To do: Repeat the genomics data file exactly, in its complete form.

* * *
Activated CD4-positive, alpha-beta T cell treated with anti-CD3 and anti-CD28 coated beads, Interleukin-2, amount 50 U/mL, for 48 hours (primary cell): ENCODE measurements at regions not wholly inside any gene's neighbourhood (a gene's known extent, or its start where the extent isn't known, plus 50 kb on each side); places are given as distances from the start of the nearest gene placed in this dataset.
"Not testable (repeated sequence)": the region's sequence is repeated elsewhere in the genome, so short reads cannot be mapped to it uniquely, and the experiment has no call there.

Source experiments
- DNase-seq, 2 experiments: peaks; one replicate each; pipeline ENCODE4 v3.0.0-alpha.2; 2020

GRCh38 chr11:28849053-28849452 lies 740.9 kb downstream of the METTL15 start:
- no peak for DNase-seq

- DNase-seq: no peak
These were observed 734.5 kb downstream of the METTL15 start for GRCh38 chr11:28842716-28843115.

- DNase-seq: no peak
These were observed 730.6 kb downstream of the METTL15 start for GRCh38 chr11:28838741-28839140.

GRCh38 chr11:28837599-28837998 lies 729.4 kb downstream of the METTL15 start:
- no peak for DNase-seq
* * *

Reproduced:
Activated CD4-positive, alpha-beta T cell treated with anti-CD3 and anti-CD28 coated beads, Interleukin-2, amount 50 U/mL, for 48 hours (primary cell): ENCODE measurements at regions not wholly inside any gene's neighbourhood (a gene's known extent, or its start where the extent isn't known, plus 50 kb on each side); places are given as distances from the start of the nearest gene placed in this dataset.
"Not testable (repeated sequence)": the region's sequence is repeated elsewhere in the genome, so short reads cannot be mapped to it uniquely, and the experiment has no call there.

Source experiments
- DNase-seq, 2 experiments: peaks; one replicate each; pipeline ENCODE4 v3.0.0-alpha.2; 2020

GRCh38 chr11:28849053-28849452 lies 740.9 kb downstream of the METTL15 start:
- no peak for DNase-seq

- DNase-seq: no peak
These were observed 734.5 kb downstream of the METTL15 start for GRCh38 chr11:28842716-28843115.

- DNase-seq: no peak
These were observed 730.6 kb downstream of the METTL15 start for GRCh38 chr11:28838741-28839140.

GRCh38 chr11:28837599-28837998 lies 729.4 kb downstream of the METTL15 start:
- no peak for DNase-seq